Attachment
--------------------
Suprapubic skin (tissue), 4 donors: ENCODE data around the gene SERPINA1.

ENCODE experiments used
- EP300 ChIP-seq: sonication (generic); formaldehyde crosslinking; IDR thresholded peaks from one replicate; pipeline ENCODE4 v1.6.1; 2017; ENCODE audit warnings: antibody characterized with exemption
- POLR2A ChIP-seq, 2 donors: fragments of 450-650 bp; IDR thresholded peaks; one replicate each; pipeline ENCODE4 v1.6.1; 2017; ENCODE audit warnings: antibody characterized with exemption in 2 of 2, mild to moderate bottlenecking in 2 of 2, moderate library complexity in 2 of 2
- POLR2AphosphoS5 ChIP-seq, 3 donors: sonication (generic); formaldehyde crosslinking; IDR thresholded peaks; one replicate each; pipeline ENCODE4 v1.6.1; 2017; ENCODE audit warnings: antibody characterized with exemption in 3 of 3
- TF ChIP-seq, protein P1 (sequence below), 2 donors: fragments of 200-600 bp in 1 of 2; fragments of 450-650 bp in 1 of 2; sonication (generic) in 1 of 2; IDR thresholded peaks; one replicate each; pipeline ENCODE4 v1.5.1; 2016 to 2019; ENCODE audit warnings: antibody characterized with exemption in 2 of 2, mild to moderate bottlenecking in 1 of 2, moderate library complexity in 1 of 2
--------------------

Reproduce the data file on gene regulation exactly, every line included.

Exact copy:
Suprapubic skin (tissue), 4 donors: ENCODE data around the gene SERPINA1.

ENCODE experiments used
- EP300 ChIP-seq: sonication (generic); formaldehyde crosslinking; IDR thresholded peaks from one replicate; pipeline ENCODE4 v1.6.1; 2017; ENCODE audit warnings: antibody characterized with exemption
- POLR2A ChIP-seq, 2 donors: fragments of 450-650 bp; IDR thresholded peaks; one replicate each; pipeline ENCODE4 v1.6.1; 2017; ENCODE audit warnings: antibody characterized with exemption in 2 of 2, mild to moderate bottlenecking in 2 of 2, moderate library complexity in 2 of 2
- POLR2AphosphoS5 ChIP-seq, 3 donors: sonication (generic); formaldehyde crosslinking; IDR thresholded peaks; one replicate each; pipeline ENCODE4 v1.6.1; 2017; ENCODE audit warnings: antibody characterized with exemption in 3 of 3
- TF ChIP-seq, protein P1 (sequence below), 2 donors: fragments of 200-600 bp in 1 of 2; fragments of 450-650 bp in 1 of 2; sonication (generic) in 1 of 2; IDR thresholded peaks; one replicate each; pipeline ENCODE4 v1.5.1; 2016 to 2019; ENCODE audit warnings: antibody characterized with exemption in 2 of 2, mild to moderate bottlenecking in 1 of 2, moderate library complexity in 1 of 2